the mounting piece is adhered to the windshield, right below the rear view mirror
After removing the backing from the two-face tape, the bracket and dash cam are mounted to the windshield. Take your time to make sure it’s where you want it to stay; the adhesive is very strong and sets up quickly. You pretty much can’t go wrong if the dash cam is centered near the top of the windshield. The rear color screen is used to confirm proper aiming.

Routing the power cable takes more time to make sure it’s well concealed. For this installation, the cable was pushed into the gap between the headliner and windshield and routed down the pillar and under the dash before exiting at the mounting bracket for the Garmin RV 1090 GPS unit, where it plugged into the USB port. Most later-model vehicles and motorhomes have USB ports built into the dash but, if necessary, the dual USB adapter can be plugged into an open 12-volt DC port in the dash.

a power cable hangs from the car ceiling in front of the rear view mirror
Routing the power cable takes a little time but can easily be concealed in the gap between the headliner and windshield, then tucked into the pillar molding on its way underneath the dash.
the power cable is connected to the small palm sized device mounted on the windshield
The one end of the cable is plugged into the device, leaving some slack, which will be needed when adjusting the camera. The mounting bracket allows for plenty of movement of the camera to find the best aiming. This will take some experimentation to get it right — and get the best results from the lane-departure feature.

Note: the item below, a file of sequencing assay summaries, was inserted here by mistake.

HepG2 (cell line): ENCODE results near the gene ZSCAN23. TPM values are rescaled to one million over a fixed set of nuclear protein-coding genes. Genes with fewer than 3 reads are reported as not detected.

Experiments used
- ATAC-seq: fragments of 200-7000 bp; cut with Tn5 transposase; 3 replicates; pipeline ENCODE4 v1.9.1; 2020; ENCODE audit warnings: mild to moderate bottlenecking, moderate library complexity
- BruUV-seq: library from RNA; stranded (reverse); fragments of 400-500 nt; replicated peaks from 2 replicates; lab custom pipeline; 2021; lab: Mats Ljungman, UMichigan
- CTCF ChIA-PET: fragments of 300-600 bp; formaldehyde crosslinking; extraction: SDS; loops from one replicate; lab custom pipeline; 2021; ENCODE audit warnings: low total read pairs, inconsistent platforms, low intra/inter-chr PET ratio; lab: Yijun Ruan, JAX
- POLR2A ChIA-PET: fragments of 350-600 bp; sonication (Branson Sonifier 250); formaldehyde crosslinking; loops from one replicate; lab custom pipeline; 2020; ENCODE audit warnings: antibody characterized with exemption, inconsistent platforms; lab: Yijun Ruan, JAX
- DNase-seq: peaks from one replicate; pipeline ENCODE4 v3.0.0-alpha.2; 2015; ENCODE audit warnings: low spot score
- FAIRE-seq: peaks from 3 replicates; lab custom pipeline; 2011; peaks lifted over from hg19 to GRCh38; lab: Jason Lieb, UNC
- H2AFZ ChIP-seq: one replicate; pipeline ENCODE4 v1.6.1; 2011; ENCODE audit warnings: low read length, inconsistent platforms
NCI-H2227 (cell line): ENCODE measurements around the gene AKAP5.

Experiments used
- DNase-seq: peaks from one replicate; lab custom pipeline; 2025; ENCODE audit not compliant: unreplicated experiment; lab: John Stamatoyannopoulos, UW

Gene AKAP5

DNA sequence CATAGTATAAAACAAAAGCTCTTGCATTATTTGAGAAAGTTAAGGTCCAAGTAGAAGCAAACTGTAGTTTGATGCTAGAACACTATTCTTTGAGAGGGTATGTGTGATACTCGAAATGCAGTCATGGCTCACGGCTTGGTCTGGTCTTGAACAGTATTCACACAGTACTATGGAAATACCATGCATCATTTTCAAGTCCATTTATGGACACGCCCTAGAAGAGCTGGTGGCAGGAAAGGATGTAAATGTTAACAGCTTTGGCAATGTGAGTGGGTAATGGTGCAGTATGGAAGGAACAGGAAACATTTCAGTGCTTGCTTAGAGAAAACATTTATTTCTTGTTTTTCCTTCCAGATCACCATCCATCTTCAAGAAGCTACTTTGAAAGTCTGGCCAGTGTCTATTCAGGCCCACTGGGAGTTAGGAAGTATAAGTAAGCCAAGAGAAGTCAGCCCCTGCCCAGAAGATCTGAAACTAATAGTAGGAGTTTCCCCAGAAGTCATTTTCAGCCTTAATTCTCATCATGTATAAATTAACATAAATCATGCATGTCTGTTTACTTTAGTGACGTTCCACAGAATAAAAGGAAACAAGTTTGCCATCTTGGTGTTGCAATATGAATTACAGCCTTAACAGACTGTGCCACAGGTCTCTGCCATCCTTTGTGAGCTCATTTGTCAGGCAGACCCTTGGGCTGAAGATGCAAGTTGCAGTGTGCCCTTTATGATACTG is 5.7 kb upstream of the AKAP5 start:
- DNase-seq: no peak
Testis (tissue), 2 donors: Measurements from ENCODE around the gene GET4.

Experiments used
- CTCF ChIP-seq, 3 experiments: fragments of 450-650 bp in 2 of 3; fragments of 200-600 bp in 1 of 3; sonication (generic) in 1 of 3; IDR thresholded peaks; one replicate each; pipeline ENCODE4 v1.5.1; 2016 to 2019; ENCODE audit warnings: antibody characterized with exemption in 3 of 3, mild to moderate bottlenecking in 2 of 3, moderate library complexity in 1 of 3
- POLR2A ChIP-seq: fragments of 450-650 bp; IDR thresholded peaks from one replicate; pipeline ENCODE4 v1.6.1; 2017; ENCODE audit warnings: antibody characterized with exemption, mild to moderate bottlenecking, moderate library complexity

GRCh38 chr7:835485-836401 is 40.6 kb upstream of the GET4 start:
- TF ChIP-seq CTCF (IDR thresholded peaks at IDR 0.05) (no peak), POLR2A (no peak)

a microSD card is pushed into the slot in the lower edge of the dash cam
A microSD card is pushed into the slot in the lower edge of the dash cam. The card is not provided; we elected to use a 128 GB card, which will serve our needs. The device requires a minimum capacity of 8 GB and can handle storage cards up to 512 GB.
the dash cam power cable is connected to a Garmin RV 1090 that was previously installed in the vehicle
close view of a hand holding a USB 12-volt DC adapter
Powering the dash cam requires connection of a USB port. The 66W can be plugged into the port built into the mounting hardware for the Garmin RV 1090 that was already installed in the tow vehicle (if so equipped). It can also be plugged into a USB port in the dash of later-model tow vehicles and motorhomes or into the dual USB 12-volt DC adapter that comes with the kit.
a smartphone screen shot of the Garmin Drive app user interface

Garmin’s Drive app can be installed in a phone or tablet and is used to set parameters for the device and capture trip segments. It’s a powerful app that can also be used for a Garmin GPS. It also lets you know when to make software updates.

Set-up is quick and easy, using the Garmin Drive app on your phone or tablet and the color screen on the back of the device. Once this is accomplished, drive segments can be viewed at will. There are also a number of other functions that can make using the dash cam more versatile. You’ll need to provide your own microSD memory card, which will erase itself when full but automatically memorialize any incident.

A dash cam is one of the most useful accessories that can be mounted in a tow vehicle or motorhome. If you put one in the rear, you’ll have double protection, but admittedly the rear dash cam is not very useful when towing a trailer or fifth wheel. It can also be set up to monitor parking lot mishaps when you’re shopping.